Usually when I go to review a show, I avoid Googling its plot or reading other reviews beforehand. I prefer the tabula rasa approach – going into it with the proverbial clean slate, not knowing what to expect. When it’s an original play like the Chenango River Theatre’s current production of “Yankee Tavern,” I have no choice but to head into it blind. And often that’s a good thing – having to figure out plots and character motivations on the fly, with no preconceived notions of what’s coming next.
With “Yankee Tavern,” I went into the second act having no idea where this play was going. To say that this one takes some byzantine turns is an understatement. And while some of those turns had me scratching my head, it certainly kept me on the edge of my seat.
Written by Steven Dietz and directed by CRT’s Bill Lelbach, “Yankee Tavern” is set in, predictably, the Yankee Tavern, in the Bronx, circa 2006. That’s pretty much where the predictability ends. As it begins, I was thinking “Yankee Tavern” would be a romantic comedy, as we first meet beleaguered bar owner Adam (Colin Blackard), who’s inherited the rundown watering hole from his late father, and his plucky fiancee Janet (Rebecca Blaine Carton), who’s enmeshed in planning their upcoming nuptials, bride-to-be nuttiness included. Then we meet bar fly Ray (Jim Wicker) and old friend of Adam’s dad and apparently the tavern’s sole remaining customer. Ray’s a bit of a nutjob, as most barflies are, this one particularly obsessed with conspiracy theories. About everything.
We quickly move from a wedding invitation fiasco to a lengthy diatribe on the multitudinous conspiracy theories behind the 9/11 terrorist attacks on New York City. What begins as bar room chatter takes a darker turn with the arrival of a mysterious stranger, Palmer (Steve Patterson), who has secrets of his own. The romantic comedy elements give way to glimpses of mistrust in Adam and Janet’s relationship, and it becomes apparent that Ray’s wild conspiracy theories are not as off the wall as they initially seem.
By the end of Act One, I still had no idea where this story was going. As soon as the lights went up on Act Two, “Yankee Tavern” turned into something of a spy thriller – again a turn I wasn’t expecting. Everyone’s got their secrets in this play – including the bar itself – and watching them unravel is a thrilling ride. You surprised me, “Yankee Tavern,” and that doesn’t happen often.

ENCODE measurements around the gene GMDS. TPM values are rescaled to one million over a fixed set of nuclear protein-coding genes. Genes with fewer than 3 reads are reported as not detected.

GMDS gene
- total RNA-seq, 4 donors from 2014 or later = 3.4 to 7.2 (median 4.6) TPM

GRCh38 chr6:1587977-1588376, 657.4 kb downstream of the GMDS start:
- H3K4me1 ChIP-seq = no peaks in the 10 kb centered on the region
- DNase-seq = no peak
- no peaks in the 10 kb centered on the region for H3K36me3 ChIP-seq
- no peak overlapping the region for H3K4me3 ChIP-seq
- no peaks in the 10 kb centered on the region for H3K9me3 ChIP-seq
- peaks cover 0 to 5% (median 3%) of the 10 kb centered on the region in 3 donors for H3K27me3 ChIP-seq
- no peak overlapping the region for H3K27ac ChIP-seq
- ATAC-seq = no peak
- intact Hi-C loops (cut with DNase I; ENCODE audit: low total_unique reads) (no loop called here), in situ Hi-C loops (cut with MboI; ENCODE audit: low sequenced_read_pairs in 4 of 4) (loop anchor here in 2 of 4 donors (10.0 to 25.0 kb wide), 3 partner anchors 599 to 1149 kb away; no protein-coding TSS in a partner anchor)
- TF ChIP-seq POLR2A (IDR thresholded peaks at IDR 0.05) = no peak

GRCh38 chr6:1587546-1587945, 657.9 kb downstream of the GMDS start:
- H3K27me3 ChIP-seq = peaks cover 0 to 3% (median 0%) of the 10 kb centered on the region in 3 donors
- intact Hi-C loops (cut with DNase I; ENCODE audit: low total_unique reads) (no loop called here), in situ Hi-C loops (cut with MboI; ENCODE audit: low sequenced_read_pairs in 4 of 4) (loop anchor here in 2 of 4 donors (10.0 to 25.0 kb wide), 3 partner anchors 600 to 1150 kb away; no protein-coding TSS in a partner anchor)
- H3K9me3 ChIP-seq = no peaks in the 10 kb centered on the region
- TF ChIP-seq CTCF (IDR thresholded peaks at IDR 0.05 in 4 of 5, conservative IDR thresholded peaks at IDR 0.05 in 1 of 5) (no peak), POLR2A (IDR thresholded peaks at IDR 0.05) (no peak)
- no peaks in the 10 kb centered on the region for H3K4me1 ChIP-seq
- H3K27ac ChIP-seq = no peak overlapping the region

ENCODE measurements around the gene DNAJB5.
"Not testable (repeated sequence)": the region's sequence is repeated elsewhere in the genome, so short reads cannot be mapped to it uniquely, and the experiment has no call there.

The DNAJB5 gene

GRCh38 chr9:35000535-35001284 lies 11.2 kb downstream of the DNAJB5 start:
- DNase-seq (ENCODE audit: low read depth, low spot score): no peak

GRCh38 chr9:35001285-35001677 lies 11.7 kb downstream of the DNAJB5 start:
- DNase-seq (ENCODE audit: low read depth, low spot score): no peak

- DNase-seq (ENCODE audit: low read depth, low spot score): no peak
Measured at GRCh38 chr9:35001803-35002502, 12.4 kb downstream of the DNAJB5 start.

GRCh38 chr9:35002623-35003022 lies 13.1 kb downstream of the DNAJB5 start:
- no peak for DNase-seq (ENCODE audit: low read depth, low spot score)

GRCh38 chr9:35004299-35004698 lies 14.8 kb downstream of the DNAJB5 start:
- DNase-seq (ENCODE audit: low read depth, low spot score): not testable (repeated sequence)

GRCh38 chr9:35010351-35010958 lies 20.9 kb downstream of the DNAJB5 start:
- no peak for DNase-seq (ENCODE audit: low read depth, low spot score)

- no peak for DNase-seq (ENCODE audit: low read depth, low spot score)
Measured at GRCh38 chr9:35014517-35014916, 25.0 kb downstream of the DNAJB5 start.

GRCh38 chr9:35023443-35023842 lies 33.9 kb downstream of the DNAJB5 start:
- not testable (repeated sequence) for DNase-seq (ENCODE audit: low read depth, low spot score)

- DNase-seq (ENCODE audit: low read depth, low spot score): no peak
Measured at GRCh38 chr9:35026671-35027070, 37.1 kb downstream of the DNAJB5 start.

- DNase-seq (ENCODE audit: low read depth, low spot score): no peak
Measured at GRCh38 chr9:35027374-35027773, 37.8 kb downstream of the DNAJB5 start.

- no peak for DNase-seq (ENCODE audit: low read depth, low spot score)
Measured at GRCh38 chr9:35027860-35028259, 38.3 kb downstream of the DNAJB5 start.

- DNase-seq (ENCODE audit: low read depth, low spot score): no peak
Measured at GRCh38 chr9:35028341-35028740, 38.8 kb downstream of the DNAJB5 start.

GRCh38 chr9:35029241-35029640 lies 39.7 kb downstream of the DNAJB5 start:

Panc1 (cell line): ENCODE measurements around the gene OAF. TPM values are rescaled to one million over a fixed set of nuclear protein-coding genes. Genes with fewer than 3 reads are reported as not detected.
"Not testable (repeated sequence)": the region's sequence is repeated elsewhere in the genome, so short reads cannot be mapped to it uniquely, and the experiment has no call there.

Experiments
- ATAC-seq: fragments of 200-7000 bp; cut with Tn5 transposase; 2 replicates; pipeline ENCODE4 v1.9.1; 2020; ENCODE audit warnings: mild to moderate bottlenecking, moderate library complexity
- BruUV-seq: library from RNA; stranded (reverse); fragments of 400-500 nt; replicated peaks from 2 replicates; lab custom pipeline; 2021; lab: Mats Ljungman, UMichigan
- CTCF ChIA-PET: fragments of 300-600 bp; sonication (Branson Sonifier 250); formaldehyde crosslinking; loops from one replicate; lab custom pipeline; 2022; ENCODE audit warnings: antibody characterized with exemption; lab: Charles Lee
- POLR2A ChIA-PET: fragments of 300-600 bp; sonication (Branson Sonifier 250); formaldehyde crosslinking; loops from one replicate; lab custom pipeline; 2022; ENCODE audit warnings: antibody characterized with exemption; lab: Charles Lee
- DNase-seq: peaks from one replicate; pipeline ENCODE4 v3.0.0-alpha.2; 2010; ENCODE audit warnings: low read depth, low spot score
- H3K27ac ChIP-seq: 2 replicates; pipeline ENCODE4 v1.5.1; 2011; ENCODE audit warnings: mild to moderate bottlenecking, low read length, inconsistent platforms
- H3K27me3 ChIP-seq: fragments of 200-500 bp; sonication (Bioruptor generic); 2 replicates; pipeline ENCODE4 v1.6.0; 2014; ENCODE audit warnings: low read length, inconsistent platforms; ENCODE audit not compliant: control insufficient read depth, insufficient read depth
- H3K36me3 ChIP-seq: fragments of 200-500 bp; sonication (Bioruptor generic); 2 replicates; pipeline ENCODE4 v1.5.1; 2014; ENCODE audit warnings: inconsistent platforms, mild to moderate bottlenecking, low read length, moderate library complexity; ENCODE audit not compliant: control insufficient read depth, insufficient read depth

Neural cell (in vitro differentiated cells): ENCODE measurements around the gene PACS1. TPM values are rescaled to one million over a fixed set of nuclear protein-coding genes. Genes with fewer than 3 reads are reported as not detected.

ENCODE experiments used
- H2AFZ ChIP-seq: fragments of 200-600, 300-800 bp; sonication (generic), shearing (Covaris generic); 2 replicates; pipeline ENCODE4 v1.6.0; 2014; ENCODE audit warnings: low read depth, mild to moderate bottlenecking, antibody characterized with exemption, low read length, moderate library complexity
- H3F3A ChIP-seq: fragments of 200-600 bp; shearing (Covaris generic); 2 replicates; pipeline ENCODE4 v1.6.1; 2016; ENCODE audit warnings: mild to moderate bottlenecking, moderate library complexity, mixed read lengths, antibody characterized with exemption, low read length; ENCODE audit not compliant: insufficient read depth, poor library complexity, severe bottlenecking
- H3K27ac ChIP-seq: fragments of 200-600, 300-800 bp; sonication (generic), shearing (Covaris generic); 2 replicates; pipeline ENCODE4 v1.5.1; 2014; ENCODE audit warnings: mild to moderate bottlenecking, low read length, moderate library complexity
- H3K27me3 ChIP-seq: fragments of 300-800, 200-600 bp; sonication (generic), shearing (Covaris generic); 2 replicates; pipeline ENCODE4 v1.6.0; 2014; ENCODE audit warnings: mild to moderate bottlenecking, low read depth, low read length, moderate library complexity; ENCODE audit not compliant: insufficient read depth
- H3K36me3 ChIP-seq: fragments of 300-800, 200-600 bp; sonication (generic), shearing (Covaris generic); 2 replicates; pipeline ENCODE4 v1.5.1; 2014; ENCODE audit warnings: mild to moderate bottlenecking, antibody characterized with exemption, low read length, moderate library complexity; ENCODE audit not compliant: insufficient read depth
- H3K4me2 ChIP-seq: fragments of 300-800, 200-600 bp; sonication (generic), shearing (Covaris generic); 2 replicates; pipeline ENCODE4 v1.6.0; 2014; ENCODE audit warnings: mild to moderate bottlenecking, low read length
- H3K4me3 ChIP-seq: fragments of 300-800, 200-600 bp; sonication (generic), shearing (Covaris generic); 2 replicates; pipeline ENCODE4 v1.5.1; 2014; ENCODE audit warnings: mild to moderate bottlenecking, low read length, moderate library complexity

The Chenango River Theatre Company’s last show of the season, “Yankee Tavern” runs through Oct. 28. For ticket information, see www.chenangorivertheatre.org.
Backing up, I had the pleasure of seeing The Reduced Shakespeare Company perform “The Complete History of America – Abridged” last Friday night at the Palace Theater in Hamilton. I’d seen the company’s raucous run-through of all of William Shakespeare’s works (again, abridged) in various forms over the years, so I was excited to see a brand new work by the troupe. Sadly, I probably know more about Shakespeare than I do American History, but this comedic rendition of our country’s illustrious past gave me a crash course in nation-building, if skewed a tad by screwball comedy. The Palace Theater is a terrific venue in nearby Hamilton, and if you haven’t checked it out, you really should. They stage a wide variety of performances in their season, and have their very own acting troupe, as well. For more information, see www.palacetheater.org.
Lastly, I’d be remiss in not reminding you about some terrific entertainment coming up this weekend right here in Norwich. Of course, it’s Pumpkin Fest weekend – the 14th annual – a little earlier this year to avoid (hopefully) the bad weather curse. We did a special section preview of the festivities in Thursday’s edition, and Shawn Magrath wraps it up for you again on today’s front page. In addition to all things pumpkin, Saturday also marks the beginning of the Chenango Arts Council’s performance season, starting off with a returning favorite – illusionist Jason Bishop at 7 p.m. at the West Main Street theater. Anyone who caught this talented (and truly funny) magician in his show here two years ago will tell you it’s not one to be missed this time around. Fun for the whole family, and phenomenal talent, to boot. See www.chenangoarts.org for ticket information. Looks like it really will be a magical weekend in Chenango County.
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